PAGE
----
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What to watch: GOP candidates square off in Michigan

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DETROIT — And then there were four.

In the first post-Super Tuesday face off for the Republican presidential candidates, front-runner Donald Trump will join Ted Cruz, Marco Rubio and John Kasich on the emptiest stage yet for a GOP debate.

Ben Carson's announced departure on Thursday from the race means the quartet of remaining Republicans on the debate stage Thursday night get more time for attacks as Donald Trump treads a path to the GOP nomination and his three rivals try to trip him up. Cheered on by many Republican leaders, Ted Cruz, Marco Rubio and John Kasich are racing the primary clock to March 15, likely their last chance to stop Trump in a series of winner-take-all contests.

Trump emerged from March 1 stronger than ever in his fight for the White House, raking in seven victories and cushioning his delegate count. Thursday's debate comes just days before Michigan's primary election and roughly two weeks before key primary races in Ohio and Florida.

Rubio and Kasich have been campaigning in Michigan already this week. Trump is scheduled to hold a rally Friday.

The prime-time event will air beginning 9 p.m. on FOX News Channel from Detroit's iconic Fox Theater.

It comes amid a growing anti-Trump movement among Republicans, including 2012 GOP candidate, Mitt Romney, who called Trump a phony and fraud on Thursday, saying the businessman-turned-candidate is "playing the American public for suckers."

Trumpeting the anti-Trump message

He might be the indisputable front-runner, but the GOP is revolting rather than rallying around Donald Trump, and is now taking on his candidacy for the first time in a coordinated, albeit last-ditch, effort.

Trump's wobbling over whether to disavow the support of former Ku Klux Klan leader David Duke finally gave the Republican leaders of Congress a way to go after the billionaire publicly — without uttering Trump's name. Trump responded by saying House Speaker Paul Ryan would have to get along with a President Trump or pay some sort of "big price."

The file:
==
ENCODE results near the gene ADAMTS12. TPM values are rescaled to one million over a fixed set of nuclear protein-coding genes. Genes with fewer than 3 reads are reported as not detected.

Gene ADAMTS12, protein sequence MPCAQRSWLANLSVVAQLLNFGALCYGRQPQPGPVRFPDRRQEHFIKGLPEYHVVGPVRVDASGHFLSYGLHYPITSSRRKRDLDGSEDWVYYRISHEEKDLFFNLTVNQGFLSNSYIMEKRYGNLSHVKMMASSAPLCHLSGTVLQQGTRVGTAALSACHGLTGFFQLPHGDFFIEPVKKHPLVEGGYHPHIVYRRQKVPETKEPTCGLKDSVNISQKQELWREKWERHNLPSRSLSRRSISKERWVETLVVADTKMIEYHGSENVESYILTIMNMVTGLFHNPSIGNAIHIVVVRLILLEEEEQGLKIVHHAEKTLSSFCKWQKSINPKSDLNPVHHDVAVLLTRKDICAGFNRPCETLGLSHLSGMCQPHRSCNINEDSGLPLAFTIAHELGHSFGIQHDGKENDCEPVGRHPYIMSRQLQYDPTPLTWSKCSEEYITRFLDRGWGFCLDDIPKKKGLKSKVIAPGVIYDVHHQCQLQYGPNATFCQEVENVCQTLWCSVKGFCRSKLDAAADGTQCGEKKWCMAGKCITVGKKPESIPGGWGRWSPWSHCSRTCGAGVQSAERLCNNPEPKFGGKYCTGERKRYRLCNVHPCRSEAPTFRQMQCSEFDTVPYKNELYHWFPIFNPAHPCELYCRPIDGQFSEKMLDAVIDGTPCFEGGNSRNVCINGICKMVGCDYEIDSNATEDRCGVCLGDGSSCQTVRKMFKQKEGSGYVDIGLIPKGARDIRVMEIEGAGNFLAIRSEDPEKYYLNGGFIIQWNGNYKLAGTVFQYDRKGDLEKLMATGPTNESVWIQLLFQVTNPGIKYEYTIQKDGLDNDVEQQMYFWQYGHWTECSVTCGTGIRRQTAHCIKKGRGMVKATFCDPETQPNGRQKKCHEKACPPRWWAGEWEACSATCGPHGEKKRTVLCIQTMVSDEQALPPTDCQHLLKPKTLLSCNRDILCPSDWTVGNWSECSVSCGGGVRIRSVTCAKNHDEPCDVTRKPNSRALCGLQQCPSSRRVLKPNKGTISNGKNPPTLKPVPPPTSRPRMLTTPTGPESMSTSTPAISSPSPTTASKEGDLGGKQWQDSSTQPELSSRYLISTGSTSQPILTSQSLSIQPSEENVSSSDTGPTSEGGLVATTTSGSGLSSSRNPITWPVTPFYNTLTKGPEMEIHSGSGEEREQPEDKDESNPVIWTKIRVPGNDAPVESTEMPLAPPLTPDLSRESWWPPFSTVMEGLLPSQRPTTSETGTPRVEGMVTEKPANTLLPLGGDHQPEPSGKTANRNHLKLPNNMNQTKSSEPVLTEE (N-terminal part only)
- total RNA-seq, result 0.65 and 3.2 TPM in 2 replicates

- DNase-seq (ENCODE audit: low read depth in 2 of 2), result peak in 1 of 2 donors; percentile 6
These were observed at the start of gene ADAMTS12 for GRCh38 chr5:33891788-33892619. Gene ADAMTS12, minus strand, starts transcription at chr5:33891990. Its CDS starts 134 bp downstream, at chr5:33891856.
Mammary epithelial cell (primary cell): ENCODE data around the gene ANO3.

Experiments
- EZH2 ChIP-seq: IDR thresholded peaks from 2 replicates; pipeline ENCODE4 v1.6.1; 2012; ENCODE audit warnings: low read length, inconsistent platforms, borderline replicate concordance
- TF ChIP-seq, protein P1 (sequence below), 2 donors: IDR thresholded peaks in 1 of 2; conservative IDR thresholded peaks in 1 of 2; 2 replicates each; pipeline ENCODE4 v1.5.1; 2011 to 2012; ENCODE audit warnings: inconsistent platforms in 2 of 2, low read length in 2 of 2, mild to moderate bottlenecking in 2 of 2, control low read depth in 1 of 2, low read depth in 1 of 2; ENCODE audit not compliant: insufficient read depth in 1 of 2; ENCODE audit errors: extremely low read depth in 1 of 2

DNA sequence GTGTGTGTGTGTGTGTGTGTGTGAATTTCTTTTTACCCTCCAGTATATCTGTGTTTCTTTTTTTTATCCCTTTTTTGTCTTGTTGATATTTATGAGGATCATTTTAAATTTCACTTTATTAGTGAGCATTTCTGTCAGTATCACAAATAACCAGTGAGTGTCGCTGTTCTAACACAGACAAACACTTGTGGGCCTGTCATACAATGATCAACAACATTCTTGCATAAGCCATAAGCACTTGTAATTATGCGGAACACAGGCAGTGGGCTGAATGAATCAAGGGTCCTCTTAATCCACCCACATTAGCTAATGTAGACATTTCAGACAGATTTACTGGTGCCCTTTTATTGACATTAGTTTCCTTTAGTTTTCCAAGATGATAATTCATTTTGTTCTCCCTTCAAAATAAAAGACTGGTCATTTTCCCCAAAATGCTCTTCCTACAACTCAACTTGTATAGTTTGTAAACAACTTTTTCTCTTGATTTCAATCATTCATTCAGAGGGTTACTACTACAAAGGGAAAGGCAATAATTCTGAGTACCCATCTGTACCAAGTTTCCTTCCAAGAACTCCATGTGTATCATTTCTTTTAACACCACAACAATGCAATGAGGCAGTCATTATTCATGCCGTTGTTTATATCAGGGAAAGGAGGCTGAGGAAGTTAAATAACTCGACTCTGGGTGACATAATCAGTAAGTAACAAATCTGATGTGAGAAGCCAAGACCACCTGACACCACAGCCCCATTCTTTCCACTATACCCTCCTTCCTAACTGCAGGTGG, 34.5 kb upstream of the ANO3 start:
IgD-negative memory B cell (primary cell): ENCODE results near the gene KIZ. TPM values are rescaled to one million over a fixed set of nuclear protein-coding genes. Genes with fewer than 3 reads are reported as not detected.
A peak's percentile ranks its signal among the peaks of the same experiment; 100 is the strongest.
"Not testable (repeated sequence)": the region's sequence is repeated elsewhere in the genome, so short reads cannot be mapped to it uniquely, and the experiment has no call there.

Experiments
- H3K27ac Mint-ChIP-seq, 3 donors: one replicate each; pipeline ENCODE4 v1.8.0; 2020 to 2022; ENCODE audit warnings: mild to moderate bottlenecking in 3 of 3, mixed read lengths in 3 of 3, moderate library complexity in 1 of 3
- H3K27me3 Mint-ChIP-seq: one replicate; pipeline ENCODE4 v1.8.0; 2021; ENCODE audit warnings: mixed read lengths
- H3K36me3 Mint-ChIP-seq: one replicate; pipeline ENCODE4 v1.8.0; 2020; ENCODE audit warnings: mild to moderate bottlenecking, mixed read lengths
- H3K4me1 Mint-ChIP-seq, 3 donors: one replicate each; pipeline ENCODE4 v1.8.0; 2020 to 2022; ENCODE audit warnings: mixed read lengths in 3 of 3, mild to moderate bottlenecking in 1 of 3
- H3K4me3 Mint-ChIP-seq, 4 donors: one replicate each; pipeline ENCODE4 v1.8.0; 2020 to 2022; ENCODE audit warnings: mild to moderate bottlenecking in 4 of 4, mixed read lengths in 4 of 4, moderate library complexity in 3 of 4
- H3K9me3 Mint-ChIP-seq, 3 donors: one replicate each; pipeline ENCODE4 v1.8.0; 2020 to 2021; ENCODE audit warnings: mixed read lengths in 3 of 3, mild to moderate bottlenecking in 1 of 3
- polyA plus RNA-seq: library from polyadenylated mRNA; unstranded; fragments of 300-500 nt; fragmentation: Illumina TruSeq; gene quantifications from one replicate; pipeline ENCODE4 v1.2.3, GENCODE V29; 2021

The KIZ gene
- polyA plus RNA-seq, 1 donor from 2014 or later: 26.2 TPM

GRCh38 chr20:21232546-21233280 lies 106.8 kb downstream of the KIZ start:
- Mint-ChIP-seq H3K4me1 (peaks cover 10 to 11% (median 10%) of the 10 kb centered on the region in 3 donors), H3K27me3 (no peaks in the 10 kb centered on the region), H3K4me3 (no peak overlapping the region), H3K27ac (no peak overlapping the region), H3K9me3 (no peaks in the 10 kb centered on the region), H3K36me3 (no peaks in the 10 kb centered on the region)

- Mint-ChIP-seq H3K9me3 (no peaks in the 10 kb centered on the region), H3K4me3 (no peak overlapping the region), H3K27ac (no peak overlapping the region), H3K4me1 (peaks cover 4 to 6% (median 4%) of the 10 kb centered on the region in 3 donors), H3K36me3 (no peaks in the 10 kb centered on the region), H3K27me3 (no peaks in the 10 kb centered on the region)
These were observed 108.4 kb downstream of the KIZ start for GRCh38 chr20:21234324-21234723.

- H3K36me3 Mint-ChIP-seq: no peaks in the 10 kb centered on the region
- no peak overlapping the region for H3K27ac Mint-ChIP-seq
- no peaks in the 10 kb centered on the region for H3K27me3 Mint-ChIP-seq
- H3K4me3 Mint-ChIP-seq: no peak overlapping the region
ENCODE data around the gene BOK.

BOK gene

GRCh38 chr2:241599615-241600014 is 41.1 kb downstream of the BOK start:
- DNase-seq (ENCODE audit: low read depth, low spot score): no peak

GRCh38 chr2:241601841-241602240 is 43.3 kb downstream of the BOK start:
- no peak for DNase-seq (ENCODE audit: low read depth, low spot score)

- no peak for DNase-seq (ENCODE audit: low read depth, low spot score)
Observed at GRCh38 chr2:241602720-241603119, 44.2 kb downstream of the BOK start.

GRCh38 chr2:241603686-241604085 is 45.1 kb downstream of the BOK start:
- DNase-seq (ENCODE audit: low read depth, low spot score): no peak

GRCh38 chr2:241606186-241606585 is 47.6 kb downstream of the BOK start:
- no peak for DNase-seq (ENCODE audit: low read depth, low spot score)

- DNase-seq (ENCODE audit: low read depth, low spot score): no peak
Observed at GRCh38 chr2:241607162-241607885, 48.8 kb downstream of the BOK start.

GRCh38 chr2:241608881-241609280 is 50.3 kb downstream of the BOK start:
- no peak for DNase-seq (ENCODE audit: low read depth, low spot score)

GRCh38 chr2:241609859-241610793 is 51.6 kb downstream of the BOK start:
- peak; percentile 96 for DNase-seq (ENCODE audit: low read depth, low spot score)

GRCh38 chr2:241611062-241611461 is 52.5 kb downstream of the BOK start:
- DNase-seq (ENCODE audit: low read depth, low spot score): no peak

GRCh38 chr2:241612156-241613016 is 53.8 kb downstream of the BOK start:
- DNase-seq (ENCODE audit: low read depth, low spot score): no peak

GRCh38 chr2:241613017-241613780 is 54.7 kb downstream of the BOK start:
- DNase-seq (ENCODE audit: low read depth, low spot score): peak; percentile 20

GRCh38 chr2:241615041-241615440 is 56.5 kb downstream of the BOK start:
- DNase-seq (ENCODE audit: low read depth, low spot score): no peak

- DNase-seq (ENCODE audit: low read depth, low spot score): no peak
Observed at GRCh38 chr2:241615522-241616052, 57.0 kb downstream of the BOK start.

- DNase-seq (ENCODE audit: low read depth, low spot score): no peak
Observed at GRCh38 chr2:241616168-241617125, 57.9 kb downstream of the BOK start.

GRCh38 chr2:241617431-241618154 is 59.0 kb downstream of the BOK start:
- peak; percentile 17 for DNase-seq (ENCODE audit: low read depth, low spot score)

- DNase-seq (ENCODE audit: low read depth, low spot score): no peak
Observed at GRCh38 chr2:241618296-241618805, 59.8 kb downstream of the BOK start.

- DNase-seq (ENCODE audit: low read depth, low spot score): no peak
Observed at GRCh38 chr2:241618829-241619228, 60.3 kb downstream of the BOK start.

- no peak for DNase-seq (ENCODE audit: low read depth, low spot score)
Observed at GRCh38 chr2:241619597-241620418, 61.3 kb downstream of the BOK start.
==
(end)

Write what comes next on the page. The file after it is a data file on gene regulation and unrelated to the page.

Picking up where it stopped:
On the eve of the debate, Ryan's office confirmed that Trump's campaign had contacted the speaker's staff in a first sign of outreach. Notably, Trump has started talking about unifying the GOP. Look for Trump to be asked about the existential rift in the party and how he expects to govern.

Can Rubio out-Trump Trump? Should he?

The Florida senator who once insisted on staying above the scuffling has leapt right into it, emulating Trump's schoolyard-taunting style.

At campaign events in the past week, Rubio made sometimes crude jokes about everything from Trump's tan to the size of his hands — he even suggested that the billionaire wet his pants at the last debate. Look for whether a newly confident Rubio, emboldened by his first primary win in Minnesota Tuesday, keeps it up or takes a more statesmanlike approach.

And what to expect from Trump?

"I can't act overly presidential because I'm going to have people attacking from every side. A very good man, Ben Carson's not there anymore, so now we're going to have more time for the fighting," he said.

Cruz's stand

Thanks to Rubio's win Tuesday, Cruz can no longer say he's the only Republican who has shown he can beat Trump. But he won three states on Super Tuesday — Alaska, Oklahoma and his home state of Texas.

And the delegate math shows that Cruz is emerging as the candidate who might stop Trump. Look for some confidence from Cruz, because on Super Tuesday alone he came close to Trump. For the night, Trump won at least 237 delegates and Cruz won at least 209. Rubio was a distant third with at least 94.

Even Sen. Lindsey Graham, who a week earlier joked at a dinner about killing Cruz, acknowledged on CBS that the Texas senator might be the party's best hope to beat Trump.

John Kasich, he's still in it

The debate setting is likely most helpful to Ohio Gov. John Kasich, who is looking for a strong showing in Michigan in the state's March 8 contest, to survive.

With Ben Carson not attending, Kasich will be the sole Republican candidate on the debate stage to not have a single victory in the GOP primary. He finished second to Trump in New Hampshire and Vermont.

FOX and Frenemies

Trump has uttered barely a peep about the fact that Fox News Channel is hosting the debate, and that his sometime-nemesis Megyn Kelly, is one of the moderators.

This is a marked change from the upheaval that led to Trump boycotting Fox's debate just before the leadoff Iowa caucuses. Trump had demanded that Kelly be removed; Fox refused and Trump headed a few miles away to host his own event.

He later said that could have been one of the reasons he lost Iowa to Cruz.

Trump has not tweeted about Kelly in weeks. In an interview with the Associated Press this week, Kelly said she thinks Trump has more confidence now.

"He knows he can handle me. He can handle any interviewer," she said.

The Associated Press contributed to this report.

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